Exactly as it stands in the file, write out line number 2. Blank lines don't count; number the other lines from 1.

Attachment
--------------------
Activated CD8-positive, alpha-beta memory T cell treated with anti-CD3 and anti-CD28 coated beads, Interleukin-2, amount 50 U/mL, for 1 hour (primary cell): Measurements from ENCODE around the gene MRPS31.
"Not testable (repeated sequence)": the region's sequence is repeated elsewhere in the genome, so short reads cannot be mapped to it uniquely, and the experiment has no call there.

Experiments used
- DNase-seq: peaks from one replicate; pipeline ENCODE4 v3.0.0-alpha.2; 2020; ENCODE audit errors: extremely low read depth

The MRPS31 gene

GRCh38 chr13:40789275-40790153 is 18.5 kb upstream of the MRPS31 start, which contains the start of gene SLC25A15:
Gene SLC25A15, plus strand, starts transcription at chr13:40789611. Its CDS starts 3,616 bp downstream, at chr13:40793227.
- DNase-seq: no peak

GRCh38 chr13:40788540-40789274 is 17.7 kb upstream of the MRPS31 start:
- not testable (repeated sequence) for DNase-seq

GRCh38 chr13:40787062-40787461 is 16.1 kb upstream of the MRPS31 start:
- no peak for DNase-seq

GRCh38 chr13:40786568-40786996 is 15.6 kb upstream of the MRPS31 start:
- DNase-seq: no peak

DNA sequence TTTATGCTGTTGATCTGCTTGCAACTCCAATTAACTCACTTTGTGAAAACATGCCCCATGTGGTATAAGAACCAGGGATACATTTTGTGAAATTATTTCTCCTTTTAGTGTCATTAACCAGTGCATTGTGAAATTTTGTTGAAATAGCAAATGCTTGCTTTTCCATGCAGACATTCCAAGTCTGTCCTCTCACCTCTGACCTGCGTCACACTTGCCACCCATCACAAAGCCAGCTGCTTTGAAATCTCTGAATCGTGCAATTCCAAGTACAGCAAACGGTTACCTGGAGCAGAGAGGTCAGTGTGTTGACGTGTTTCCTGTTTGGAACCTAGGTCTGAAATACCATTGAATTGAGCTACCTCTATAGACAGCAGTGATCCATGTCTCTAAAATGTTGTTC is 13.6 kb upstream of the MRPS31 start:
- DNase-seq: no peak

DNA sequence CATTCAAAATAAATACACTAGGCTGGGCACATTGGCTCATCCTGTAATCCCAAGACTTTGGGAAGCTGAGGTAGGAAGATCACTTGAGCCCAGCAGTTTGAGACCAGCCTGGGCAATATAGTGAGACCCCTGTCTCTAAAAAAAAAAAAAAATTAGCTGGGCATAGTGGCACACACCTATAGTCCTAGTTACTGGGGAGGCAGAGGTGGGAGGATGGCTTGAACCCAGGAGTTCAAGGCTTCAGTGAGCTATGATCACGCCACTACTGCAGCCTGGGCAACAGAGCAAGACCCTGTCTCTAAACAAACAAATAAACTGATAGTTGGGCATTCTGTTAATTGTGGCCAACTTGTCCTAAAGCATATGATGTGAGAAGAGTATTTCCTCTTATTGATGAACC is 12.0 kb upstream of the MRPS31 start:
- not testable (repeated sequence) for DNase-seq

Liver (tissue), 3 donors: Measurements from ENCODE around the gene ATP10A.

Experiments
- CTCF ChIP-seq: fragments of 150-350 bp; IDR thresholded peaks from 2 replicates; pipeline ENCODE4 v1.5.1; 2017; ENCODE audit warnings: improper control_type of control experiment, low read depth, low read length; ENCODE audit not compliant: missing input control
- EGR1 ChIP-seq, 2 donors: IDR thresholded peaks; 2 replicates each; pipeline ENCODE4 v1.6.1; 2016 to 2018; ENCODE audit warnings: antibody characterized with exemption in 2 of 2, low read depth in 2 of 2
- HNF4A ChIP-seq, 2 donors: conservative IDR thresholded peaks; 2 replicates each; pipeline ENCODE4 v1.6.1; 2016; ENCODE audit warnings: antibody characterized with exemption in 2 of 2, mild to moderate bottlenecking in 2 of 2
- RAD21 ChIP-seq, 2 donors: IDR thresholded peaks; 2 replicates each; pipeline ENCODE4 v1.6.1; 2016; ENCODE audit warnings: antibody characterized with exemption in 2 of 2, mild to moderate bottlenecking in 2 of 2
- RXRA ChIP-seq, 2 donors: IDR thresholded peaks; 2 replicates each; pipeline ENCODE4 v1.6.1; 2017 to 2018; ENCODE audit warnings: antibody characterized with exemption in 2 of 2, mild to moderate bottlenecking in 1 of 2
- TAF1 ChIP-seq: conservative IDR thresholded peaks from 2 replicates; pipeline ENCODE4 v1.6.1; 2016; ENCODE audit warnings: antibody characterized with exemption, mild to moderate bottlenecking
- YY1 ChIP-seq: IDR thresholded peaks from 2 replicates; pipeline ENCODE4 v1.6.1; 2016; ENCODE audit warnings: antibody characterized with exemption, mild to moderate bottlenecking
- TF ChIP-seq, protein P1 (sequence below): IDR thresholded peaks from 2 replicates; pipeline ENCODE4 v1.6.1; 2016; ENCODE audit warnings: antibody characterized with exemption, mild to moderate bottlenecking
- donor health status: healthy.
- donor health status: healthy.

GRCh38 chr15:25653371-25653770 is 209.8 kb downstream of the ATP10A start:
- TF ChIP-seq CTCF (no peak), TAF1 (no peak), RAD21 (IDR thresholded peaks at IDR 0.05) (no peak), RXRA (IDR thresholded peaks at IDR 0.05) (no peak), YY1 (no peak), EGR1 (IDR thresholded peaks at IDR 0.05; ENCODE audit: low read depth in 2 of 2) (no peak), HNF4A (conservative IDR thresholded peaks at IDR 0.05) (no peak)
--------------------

"Not testable (repeated sequence)": the region's sequence is repeated elsewhere in the genome, so short reads cannot be mapped to it uniquely, and the experiment has no call there.